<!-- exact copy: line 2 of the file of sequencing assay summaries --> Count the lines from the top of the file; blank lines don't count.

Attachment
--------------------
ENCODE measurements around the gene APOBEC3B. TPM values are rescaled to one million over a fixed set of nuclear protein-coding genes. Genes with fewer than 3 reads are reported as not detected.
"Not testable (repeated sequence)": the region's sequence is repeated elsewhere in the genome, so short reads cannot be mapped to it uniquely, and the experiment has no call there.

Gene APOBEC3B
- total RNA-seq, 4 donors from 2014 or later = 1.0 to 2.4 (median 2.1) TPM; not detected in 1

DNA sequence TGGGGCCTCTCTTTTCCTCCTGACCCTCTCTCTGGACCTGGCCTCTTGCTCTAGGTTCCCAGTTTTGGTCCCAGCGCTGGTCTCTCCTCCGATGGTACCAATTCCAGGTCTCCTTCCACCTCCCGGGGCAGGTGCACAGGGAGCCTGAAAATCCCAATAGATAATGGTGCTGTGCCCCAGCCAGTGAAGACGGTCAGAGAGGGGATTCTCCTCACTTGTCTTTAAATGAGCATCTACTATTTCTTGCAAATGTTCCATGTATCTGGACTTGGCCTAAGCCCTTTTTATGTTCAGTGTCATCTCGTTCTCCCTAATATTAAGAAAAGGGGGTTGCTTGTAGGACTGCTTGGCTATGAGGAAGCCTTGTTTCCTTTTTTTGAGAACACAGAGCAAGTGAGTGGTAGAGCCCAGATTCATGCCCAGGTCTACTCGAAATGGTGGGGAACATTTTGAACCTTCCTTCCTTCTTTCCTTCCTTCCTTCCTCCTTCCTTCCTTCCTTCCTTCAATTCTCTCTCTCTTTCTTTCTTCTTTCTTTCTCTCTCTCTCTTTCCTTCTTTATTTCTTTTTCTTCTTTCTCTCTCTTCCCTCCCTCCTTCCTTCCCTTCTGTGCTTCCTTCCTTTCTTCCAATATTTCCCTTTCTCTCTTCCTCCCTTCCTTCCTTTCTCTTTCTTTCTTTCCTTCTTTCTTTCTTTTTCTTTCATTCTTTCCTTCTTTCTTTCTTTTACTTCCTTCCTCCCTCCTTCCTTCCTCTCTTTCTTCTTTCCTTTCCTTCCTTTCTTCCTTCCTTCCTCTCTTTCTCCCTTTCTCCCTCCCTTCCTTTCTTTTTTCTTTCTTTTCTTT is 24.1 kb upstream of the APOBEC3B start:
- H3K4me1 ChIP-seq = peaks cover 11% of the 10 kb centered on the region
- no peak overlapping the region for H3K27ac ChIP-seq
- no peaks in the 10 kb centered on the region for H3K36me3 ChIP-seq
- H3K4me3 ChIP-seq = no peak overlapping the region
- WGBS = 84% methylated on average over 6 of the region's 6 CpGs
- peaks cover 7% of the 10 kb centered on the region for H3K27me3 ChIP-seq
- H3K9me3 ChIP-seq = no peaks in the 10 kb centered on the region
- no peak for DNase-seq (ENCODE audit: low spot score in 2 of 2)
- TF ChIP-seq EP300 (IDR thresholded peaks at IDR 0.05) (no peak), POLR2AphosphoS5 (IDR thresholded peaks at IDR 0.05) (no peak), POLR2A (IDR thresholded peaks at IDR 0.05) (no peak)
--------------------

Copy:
"Not testable (repeated sequence)": the region's sequence is repeated elsewhere in the genome, so short reads cannot be mapped to it uniquely, and the experiment has no call there.